You may be surprised to know that the farmers you see on Hungry for Truth billboards along South Dakota roads aren’t models. They’re real local farmers. Some have farmed their whole lives and others recently discovered a love of the land. All of them are committed to growing safe and healthy food for your family.
We thought we’d take you behind the scenes to learn more about the farms behind those friendly faces and why they’re involved with Hungry for Truth.
Morgan and Jason Kontz
Though she was not a farmer, Morgan met Jason online through farmersonly.com when she was a student at Purdue University in Indiana and he was farming in Colman, South Dakota. After getting to know each other through phone calls and online chats, they finally met in the summer of 2008. Morgan had car trouble on the drive out so she arrived later than expected. Within minutes of meeting Jason for the first time, she also met most of his family at a reunion.
That might’ve scared off some women, but not Morgan. She loved his family and the wide-open spaces for adventure on his farm. Soon, she transferred to South Dakota State University and one year after that first in-person date, they married. Today, they have two children who all work together to grow food on the farm.
“Until I moved to the farm, I had no idea just how much effort goes into making sure the food we grow and the practices we use on the farm are safe,” said Morgan who also blogs about her experiences. “Being involved in Hungry for Truth gives me the opportunity to talk with other moms about how we make safety a top priority for our kids and theirs.”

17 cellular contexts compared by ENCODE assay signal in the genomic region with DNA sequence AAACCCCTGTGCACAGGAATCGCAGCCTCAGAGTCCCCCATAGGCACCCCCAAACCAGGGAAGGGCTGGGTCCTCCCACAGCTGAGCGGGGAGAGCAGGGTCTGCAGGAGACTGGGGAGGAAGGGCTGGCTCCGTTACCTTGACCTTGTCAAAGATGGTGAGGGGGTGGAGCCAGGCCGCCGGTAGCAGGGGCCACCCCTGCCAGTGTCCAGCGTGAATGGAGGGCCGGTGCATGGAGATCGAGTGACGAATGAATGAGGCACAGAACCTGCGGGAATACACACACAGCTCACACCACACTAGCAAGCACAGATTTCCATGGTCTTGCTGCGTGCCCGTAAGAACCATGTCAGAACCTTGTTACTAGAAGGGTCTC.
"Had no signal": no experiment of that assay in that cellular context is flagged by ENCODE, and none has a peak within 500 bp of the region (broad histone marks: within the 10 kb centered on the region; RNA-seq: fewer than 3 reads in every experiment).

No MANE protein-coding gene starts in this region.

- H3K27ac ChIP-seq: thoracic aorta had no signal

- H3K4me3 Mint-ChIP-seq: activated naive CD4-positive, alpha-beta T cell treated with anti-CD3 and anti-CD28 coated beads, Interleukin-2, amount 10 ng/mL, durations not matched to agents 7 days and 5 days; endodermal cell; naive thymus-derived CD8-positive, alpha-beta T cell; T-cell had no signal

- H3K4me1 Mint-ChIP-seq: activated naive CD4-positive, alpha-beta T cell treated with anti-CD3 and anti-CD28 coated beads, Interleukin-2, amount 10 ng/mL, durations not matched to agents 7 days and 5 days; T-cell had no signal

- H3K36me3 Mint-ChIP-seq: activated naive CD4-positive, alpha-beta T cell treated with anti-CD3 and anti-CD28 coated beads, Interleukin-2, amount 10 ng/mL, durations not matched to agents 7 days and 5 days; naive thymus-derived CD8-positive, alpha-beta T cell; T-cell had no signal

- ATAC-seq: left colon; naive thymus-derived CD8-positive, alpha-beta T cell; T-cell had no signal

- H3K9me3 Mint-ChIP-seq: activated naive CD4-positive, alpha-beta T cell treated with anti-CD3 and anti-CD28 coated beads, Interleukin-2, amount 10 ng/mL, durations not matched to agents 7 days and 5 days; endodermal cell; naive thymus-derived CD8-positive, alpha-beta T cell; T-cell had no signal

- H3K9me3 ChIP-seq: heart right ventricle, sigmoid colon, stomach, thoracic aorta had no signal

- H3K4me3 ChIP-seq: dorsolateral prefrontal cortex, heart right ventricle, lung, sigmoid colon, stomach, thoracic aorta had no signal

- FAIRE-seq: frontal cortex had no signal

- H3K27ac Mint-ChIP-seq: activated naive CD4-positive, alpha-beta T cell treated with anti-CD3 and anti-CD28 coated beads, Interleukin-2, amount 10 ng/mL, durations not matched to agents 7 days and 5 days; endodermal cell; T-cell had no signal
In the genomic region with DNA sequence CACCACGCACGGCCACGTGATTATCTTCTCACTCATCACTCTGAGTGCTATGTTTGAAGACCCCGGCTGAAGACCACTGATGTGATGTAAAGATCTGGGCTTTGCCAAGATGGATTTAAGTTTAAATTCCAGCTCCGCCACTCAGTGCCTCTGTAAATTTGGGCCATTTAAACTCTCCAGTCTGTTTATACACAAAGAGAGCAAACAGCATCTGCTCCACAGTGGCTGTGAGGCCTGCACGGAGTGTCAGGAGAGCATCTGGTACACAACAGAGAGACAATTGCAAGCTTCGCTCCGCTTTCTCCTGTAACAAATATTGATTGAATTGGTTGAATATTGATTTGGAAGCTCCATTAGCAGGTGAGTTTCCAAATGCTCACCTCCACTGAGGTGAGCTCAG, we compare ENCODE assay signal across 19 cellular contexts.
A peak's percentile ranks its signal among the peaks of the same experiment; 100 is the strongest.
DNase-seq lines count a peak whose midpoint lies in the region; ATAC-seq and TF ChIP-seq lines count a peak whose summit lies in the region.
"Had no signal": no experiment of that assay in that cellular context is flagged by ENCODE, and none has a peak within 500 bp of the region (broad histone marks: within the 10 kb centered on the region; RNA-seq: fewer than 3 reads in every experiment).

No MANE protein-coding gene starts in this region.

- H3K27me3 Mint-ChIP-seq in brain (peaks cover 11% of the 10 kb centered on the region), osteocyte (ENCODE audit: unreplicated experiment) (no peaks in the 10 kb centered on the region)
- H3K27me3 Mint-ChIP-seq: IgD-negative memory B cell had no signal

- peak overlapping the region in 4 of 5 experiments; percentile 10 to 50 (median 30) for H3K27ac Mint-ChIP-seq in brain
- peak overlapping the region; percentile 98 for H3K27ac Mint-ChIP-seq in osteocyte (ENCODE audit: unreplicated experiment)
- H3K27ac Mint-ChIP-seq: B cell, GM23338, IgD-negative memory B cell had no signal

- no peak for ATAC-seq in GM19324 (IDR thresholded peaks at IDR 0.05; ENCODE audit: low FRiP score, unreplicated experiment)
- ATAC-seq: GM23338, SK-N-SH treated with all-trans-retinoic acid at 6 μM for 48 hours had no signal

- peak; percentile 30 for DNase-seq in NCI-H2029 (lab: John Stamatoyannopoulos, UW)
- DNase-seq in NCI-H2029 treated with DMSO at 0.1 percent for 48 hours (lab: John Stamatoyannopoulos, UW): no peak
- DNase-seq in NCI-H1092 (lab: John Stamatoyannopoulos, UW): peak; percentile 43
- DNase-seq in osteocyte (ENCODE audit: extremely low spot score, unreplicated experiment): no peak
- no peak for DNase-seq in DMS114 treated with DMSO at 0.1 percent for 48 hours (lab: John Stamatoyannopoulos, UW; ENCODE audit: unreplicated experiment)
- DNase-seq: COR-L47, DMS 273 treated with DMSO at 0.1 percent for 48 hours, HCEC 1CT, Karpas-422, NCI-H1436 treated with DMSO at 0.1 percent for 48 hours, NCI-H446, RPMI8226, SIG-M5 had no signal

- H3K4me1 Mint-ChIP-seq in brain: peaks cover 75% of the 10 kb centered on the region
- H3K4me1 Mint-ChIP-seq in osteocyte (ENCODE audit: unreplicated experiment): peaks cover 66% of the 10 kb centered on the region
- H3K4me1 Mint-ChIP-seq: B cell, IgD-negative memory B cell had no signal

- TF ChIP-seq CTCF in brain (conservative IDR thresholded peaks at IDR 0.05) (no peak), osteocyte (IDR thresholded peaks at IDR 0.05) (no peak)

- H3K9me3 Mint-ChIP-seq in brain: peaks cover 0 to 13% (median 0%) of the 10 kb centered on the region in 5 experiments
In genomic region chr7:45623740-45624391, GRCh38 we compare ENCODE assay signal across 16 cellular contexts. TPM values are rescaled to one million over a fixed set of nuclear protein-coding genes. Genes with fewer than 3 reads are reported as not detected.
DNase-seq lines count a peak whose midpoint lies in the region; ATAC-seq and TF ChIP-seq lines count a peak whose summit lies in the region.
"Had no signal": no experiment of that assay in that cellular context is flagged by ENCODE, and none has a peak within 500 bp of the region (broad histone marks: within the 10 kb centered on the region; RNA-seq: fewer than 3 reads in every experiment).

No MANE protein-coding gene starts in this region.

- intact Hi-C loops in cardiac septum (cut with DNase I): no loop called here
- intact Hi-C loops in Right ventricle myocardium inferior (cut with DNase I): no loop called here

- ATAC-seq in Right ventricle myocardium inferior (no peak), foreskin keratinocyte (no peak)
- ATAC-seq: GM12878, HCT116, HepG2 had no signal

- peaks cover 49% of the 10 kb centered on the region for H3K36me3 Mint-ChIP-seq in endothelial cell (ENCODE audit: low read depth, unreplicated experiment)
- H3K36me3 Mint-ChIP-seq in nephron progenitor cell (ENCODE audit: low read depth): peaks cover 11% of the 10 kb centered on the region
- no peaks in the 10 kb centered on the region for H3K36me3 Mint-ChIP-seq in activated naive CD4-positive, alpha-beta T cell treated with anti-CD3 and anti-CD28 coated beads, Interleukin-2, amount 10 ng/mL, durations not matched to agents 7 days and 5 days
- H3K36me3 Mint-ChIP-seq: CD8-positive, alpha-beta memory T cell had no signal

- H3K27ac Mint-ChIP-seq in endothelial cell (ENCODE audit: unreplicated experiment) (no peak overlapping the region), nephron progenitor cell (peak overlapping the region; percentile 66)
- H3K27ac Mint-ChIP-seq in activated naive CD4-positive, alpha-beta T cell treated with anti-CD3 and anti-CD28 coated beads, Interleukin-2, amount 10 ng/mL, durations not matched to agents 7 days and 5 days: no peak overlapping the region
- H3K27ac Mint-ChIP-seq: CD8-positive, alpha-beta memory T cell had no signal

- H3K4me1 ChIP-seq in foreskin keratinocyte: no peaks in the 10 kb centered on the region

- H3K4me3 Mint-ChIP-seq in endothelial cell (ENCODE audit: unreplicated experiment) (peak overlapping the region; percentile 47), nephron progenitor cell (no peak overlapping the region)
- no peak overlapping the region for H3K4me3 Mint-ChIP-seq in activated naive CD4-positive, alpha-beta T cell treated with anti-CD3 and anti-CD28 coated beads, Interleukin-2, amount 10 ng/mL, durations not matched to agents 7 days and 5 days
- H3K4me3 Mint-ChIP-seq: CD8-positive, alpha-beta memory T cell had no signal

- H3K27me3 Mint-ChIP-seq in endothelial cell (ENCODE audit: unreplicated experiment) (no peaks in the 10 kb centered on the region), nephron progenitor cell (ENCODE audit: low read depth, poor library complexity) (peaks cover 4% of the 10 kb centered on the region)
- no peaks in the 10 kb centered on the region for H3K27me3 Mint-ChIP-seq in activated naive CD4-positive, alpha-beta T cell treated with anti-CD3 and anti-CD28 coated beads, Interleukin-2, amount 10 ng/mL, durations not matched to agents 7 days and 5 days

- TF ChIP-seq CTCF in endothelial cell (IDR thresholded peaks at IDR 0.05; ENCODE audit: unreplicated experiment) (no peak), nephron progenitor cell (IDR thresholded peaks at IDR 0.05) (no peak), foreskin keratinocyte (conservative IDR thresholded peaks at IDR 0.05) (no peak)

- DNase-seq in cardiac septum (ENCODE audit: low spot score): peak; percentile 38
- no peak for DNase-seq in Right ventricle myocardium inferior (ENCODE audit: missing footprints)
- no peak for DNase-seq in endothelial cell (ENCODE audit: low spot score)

John and Dane Horter
John and Dane Horter are a father/son duo who enjoy growing food for South Dakota families near Andover. Dane may be young, but he already knows and loves the ins and outs of farm life. He feeds cows and helps during calving. He rides along in the tractor during planting and in the combine during harvest. He’s even become a budding newscaster, giving crop reports from the field, sharing what he’s learned about the safety of GMO seeds, the latest farm technology and how to care for animals from his dad.
It may seem like a lot of responsibility, but that’s part of being the sixth generation to continue the family legacy. Learning from the past and improving practices for the future are important for feeding their friends and neighbors.
“Hungry for Truth is a way for me to share our farm story,” said John. “Farming today looks much different than when my grandpa farmed, and it’s going to change even more by the time Dane grows up. We want South Dakotans to know how food is grown and raised, and that we make choices every day to become more sustainable so all of our families have a bright future.”
Monica and Mike McCranie
Monica McCranie is another city gal who moved from Denver, Colorado to South Dakota to build a life on the farm with her husband Mike. For more than 30 years, they’ve worked side by side in Claremont to grow soybeans, corn and raise two sons. They are also well-traveled and love learning about agricultural practices in different parts of the world. All this experience translates into confidence in the grocery store when Monica selects foods to feed their family. Understanding labels is key.
“As a consumer and a mom, I understand how confusing it is to look at a label and understand what it does and doesn’t mean,” Monica said. “What is important to know is that, no matter what the label says, whether that food was grown conventionally or organically, whether it’s a GMO or not, it has the same nutritional value.”
Monica and Mike believe there’s a lot of great information to share about food labels and what they mean to help moms make the right choices for their families. Hungry for Truth is one way they can reach across the table and have those conversations.
Get to know more about the farmers who grow and raise your food by reading these stories. Or if you have a question for any of our farmers, let us know.